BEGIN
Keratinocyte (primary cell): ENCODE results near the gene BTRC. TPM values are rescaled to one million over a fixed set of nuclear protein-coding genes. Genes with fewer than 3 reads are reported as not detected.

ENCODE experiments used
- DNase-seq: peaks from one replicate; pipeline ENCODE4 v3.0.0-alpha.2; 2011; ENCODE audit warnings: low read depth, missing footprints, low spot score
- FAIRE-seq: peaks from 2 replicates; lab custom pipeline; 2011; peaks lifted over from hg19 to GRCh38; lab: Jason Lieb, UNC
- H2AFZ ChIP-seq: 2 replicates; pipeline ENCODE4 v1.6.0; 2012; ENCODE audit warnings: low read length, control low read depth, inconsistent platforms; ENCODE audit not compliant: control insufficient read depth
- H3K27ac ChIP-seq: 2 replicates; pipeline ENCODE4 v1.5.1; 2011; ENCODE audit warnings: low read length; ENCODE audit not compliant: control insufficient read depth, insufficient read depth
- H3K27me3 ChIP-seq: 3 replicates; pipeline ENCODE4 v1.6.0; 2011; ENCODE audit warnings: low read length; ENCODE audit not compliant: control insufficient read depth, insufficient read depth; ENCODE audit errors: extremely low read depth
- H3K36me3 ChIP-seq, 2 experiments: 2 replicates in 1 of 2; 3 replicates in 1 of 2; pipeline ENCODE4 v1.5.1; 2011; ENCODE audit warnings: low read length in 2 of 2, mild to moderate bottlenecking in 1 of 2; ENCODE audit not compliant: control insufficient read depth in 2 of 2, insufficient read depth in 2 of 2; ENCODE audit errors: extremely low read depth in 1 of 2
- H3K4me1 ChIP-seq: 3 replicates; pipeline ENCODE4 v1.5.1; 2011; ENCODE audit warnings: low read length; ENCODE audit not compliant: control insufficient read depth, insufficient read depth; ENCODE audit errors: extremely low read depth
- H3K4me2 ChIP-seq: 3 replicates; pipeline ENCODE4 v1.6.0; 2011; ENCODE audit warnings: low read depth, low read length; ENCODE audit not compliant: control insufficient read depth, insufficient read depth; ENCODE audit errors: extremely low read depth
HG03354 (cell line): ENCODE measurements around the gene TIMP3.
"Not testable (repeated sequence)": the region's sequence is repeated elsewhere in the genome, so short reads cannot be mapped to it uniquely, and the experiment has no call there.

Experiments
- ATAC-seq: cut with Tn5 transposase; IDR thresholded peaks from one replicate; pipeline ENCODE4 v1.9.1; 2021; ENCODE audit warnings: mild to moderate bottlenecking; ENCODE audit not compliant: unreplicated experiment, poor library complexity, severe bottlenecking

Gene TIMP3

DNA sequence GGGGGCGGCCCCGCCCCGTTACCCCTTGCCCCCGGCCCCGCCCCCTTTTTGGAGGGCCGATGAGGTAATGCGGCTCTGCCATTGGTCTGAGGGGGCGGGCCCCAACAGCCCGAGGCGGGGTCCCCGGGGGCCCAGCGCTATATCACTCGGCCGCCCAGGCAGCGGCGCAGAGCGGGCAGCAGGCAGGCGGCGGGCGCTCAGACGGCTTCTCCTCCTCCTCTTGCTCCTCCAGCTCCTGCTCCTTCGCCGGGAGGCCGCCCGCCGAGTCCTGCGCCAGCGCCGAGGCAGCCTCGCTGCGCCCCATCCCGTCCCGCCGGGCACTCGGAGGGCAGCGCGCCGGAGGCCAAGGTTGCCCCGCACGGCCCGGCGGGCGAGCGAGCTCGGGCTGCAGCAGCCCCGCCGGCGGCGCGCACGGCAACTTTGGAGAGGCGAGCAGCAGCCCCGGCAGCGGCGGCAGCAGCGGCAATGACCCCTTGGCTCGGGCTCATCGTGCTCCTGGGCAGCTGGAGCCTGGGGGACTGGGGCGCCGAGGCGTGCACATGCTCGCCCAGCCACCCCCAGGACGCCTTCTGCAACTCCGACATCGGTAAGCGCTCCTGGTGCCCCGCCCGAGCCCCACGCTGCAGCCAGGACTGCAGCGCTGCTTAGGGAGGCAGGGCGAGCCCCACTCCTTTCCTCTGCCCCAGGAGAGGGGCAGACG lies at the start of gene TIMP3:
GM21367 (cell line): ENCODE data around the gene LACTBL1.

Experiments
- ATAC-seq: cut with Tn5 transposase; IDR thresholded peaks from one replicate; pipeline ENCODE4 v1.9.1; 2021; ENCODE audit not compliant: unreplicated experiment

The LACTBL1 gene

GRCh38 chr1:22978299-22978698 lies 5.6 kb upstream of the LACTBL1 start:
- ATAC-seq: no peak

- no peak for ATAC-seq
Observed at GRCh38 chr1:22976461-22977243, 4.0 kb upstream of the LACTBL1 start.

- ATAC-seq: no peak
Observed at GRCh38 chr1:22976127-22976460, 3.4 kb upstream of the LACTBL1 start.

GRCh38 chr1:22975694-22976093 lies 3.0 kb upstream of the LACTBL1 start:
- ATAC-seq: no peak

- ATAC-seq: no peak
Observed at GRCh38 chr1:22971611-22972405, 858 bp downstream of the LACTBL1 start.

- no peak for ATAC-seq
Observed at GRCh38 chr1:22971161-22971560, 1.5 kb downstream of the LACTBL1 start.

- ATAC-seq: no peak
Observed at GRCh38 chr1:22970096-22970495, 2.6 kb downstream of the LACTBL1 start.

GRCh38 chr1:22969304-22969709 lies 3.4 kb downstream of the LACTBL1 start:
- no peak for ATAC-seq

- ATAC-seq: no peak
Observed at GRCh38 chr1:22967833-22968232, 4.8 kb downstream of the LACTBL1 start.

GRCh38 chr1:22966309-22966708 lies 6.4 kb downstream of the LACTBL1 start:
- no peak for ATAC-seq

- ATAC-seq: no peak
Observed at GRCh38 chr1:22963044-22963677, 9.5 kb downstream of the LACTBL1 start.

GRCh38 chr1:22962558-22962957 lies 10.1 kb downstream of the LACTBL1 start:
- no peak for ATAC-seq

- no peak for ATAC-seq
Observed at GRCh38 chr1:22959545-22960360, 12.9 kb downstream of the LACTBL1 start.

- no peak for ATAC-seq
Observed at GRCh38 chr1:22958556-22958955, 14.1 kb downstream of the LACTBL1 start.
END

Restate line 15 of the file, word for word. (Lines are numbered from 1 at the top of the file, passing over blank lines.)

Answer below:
Gene TIMP3